How to Install MariaDB Database in Debian 10
MariaDB is an open-source and popular relational database management system (RDBMS) made by the original developers of MySQL. It is a fast, scalable and robust database system, with a rich ecosystem of storage engines, plugins, and many other tools which provides an SQL interface for accessing data.
MariaDB is an enhanced, drop-in replacement for MySQL being used by organizations and companies such as Wikipedia, WordPress.com, Google and many others.
In this short article, we will show you how to install and secure a MariaDB server in Debian 10.
Note: If you are operating the system as a non-administrative user, employ the sudo command to gain root privileges and if you have MySQL installed and running, stop it and disable it before you continue.
Installing MariaDB Server in Debian 10
You can install the MariaDB server package from the Debian official repositories by running the following command, which will install the MariaDB server, client and all its dependencies.
# apt install mariadb-server
It is a common practice within Debian and its derivatives such as Ubuntu to automatically start and enable daemons via systemd, immediately after they’re installed. The same applies to the MariaDB service.
You can check whether MariaDB service is up and running using the following systemctl command.
# systemctl status mariadb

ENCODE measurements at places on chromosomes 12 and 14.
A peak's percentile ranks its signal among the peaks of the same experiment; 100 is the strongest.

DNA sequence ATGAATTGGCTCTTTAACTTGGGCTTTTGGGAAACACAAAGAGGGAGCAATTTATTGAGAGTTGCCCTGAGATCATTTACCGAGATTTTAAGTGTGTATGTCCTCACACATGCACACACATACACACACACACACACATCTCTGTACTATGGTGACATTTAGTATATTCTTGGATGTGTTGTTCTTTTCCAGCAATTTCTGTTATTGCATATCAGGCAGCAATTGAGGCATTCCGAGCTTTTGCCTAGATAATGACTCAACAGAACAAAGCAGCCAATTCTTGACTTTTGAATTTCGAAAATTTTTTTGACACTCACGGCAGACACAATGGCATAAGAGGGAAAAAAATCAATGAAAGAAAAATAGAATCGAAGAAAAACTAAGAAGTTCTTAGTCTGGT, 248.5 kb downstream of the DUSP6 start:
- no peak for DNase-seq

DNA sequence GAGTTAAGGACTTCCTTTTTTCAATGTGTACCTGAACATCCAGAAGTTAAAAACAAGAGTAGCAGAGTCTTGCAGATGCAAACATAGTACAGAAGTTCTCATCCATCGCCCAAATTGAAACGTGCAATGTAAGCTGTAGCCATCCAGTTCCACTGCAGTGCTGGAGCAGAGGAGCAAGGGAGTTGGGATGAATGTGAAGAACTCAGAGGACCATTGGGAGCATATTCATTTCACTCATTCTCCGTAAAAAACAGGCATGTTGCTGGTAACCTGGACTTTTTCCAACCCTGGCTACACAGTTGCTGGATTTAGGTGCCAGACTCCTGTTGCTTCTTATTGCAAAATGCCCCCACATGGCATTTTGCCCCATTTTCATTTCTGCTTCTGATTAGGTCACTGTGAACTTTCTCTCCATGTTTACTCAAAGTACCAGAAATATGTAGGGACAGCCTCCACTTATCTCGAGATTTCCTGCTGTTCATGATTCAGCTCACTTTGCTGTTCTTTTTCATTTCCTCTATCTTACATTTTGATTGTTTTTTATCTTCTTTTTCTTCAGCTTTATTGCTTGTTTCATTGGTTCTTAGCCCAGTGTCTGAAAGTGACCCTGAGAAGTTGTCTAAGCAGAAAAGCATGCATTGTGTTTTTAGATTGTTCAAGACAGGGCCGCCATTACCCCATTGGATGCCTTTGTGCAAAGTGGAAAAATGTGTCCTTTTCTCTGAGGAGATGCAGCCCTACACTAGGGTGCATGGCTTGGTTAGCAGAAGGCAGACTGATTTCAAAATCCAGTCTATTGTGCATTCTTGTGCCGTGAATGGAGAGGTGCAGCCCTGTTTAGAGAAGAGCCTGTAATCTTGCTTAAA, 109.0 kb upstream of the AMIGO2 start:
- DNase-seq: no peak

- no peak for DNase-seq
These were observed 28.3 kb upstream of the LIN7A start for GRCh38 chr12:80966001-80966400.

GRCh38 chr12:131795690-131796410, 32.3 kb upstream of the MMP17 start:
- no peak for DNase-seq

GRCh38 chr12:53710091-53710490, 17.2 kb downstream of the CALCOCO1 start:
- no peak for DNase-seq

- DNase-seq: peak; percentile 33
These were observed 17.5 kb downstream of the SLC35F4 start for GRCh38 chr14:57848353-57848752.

Additionally, you need to also know other common commands for managing the MariaDB service under systemd, which include commands to start, restart, stop and reload the MariaDB service as shown.
# systemctl start mariadb # systemctl restart mariadb # systemctl stop mariadb # systemctl reload mariadb
Securing MariaDB Server in Debian 10
The MariaDB installation process involves securing the default installation and it can be done by running the
mysql_secure_installation shell script, which will allows you to add a bit of extra security to your MariaDB instance by:
- Setting a password for root accounts.
- Disabling remote root login.
- Removing the anonymous-user accounts.
- Removing the test database, which by default can be accessed by anonymous users.
- And reloading privileges.
To invoke the security script, run the following command and answer the questions as shown in the following screenshot.
Once you have secured your MariaDB installation, you can connect to mysql shell using the root user password.
# mysql -u root -p
To create a database named
"my_test_db" and a user named
"test_user" with full privileges to manage the database run the following SQL commands.
MariaDB [(none)]> CREATE DATABASE my_test_db; MariaDB [(none)]> GRANT ALL ON my_test_db.* TO 'test_user'@'localhost' IDENTIFIED BY 'test_user_pass_here' WITH GRANT OPTION; MariaDB [(none)]> FLUSH PRIVILEGES; MariaDB [(none)]> exit;
After creating a new database and database user, try to access the MariaDB shell using the new user account and show all databases assigned to the user as follows.
# mysql -u test_user -p MariaDB [(none)]> SHOW DATABASES;
You might also like to read these useful following articles on MariaDB.
- Learn MySQL / MariaDB for Beginners – Part 1
- Learn How to Use Several Functions of MySQL and MariaDB – Part 2
- 12 MySQL/MariaDB Security Best Practices for Linux
- How to Backup/Restore MySQL/MariaDB and PostgreSQL Using ‘Automysqlbackup’ and ‘Autopostgresqlbackup’ Tools
- Useful Tips to Troubleshoot Common Errors in MySQL
That’s it for now! In this guide, we showed how to install and secure a MariaDB server in a Debian 10 minimal server installation. Use the comment form below to reach us for any questions or information you would like to share with us.